Team:ETH Zurich/project/overview/goals


The aim of our project is to investigate the emergence of complexity and how we can deal with complexity in general. Our project addresses this goal in two ways.

First, we follow a biomimetic approach. This approach corresponds to the motto "What I cannot create, I cannot understand" (Richard Feynman). We are inspired by Sierpinski triangle patterns present on sea snail shells, and engineer the same kind of emergent patterns on grids of bacterial colonies. These patterns are emergent because they arise directly from one logic gate implemented in all bacteria. This project that combines modeling and wet-lab work will enable us to answer some questions such as how complexity can emerge from simple rules, whether it can be predicted from simple rules, how we can deal with crosstalk and leakiness of biological systems to enable a good predictability.

Second, we widen the scope of our investigation to other projects and disciplines, from scientific fields to philosophy, sociology or art. We address the issue of how to deal with complexity, by interviewing experts in several fields and conducting a larger scale study with a survey. Do these people consider that parts are strictly ordered, and try to reduce complexity to simple parts strictly following a set of deterministic rules, or do they accept that complexity comprises a mix of order and disorder, that a part of uncertainty cannot be neglected and that complex systems should be studied as a whole? Both approaches have their advantages and their drawbacks, which one should we choose to deal with the increasing complexity of our world?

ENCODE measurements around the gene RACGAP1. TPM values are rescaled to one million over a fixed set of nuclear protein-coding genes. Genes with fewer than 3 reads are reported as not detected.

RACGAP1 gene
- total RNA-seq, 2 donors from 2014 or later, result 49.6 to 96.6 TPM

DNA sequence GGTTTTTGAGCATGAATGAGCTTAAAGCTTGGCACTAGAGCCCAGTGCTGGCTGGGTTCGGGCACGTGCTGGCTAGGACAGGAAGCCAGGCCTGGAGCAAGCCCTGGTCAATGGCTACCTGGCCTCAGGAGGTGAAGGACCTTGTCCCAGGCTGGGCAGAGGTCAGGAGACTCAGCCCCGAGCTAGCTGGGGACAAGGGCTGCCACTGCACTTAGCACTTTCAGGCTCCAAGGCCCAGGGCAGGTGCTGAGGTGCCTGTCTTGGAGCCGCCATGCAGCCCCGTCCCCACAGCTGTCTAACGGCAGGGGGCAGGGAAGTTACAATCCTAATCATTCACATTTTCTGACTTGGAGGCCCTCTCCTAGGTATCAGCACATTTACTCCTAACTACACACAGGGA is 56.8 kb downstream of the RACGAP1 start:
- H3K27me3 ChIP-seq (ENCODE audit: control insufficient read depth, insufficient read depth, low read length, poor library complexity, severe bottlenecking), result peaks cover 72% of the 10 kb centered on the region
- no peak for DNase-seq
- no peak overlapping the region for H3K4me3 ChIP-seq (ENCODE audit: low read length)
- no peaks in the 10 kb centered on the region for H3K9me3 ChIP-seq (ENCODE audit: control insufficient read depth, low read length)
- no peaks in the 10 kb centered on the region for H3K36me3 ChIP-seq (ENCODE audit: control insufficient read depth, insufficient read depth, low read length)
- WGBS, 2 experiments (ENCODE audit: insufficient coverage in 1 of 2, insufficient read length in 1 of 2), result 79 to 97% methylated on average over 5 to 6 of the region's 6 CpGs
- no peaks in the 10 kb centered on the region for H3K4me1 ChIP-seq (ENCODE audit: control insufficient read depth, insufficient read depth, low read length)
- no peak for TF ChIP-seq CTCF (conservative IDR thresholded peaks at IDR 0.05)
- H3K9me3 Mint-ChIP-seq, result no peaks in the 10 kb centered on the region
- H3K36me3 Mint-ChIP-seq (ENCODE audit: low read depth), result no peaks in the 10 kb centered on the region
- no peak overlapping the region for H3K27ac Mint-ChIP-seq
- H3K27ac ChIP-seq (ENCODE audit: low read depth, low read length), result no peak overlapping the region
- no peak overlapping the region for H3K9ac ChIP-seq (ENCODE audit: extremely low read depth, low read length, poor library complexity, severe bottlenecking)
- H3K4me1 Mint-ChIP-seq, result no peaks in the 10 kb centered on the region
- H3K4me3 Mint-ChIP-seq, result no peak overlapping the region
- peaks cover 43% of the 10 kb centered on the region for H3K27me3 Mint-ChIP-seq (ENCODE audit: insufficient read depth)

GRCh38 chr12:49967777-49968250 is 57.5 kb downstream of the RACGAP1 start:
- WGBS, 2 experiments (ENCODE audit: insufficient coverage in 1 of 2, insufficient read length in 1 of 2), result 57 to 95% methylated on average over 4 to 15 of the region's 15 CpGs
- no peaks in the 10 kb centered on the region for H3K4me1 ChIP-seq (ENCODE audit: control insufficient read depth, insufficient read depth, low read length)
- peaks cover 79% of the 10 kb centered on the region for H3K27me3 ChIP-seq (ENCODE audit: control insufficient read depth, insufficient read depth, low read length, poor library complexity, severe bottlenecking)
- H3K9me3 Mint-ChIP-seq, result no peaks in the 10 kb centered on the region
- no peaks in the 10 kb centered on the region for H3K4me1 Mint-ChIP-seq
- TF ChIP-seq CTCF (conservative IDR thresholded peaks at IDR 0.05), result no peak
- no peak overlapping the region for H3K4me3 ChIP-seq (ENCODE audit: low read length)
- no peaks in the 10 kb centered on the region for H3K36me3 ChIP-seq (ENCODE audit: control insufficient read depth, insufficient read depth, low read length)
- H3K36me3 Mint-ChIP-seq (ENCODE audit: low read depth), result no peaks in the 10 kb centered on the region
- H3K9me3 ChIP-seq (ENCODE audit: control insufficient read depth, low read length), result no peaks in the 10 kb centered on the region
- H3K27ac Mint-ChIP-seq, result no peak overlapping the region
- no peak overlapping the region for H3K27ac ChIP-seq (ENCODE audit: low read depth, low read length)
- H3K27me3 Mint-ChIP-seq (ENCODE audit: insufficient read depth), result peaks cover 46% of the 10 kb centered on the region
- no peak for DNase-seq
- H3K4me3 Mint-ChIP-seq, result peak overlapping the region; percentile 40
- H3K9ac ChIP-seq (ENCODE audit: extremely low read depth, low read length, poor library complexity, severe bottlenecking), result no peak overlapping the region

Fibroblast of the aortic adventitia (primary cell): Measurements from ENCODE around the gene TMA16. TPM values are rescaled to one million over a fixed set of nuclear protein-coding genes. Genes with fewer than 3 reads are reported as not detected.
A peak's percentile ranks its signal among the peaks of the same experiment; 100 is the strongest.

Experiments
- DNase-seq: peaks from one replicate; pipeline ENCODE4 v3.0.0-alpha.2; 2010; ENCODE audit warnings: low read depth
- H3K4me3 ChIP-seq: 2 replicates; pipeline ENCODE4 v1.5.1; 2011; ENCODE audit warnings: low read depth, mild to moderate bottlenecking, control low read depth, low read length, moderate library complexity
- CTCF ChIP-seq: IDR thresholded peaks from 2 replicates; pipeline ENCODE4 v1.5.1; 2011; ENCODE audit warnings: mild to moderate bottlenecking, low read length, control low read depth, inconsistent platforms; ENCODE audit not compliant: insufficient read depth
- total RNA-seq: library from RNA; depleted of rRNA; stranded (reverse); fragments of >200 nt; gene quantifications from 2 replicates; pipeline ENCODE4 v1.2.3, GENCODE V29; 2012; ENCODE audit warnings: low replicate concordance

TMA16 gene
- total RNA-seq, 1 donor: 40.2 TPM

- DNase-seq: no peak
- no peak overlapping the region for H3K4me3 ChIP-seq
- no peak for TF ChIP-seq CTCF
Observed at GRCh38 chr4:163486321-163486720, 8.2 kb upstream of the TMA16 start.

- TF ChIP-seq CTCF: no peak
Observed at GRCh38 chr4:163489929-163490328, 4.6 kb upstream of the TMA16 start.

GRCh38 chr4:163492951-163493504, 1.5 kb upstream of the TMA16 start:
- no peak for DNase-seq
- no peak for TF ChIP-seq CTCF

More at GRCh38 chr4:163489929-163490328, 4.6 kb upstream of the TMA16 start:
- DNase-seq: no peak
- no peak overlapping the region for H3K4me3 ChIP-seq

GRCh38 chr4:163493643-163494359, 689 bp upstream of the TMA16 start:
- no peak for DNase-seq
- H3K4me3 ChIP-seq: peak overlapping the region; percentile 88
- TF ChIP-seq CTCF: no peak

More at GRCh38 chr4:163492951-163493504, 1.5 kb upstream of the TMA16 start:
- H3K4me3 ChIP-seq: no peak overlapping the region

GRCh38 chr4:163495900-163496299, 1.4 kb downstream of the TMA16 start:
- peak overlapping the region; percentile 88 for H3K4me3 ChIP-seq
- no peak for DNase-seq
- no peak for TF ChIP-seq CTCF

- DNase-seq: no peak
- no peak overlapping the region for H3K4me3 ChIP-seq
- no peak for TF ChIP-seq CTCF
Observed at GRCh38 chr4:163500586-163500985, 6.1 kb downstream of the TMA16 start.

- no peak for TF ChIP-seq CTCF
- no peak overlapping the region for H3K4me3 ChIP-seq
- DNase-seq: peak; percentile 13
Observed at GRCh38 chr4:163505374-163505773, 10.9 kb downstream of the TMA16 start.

Here is a more detailed list of subgoals:

  • Make a Sierpinski triangle pattern appear on a grid of bacteria
  • Conjugate quorum sensing and logic gates in bacterial colonies
  • Implement an XOR gate in an E. coli
  • Characterize integrases (retrieve missing parameters)
  • Lower the leakiness in quorum sensing systems
  • Study quorum sensing crosstalk in order to implement orthogonal communication
  • Be able to predict accurately the system’s behavior
  • Conduct a survey about how to deal with complexity
  • Gather interviews of experts from different fields
  • Find our own answer to this question thanks to our Mosaicoli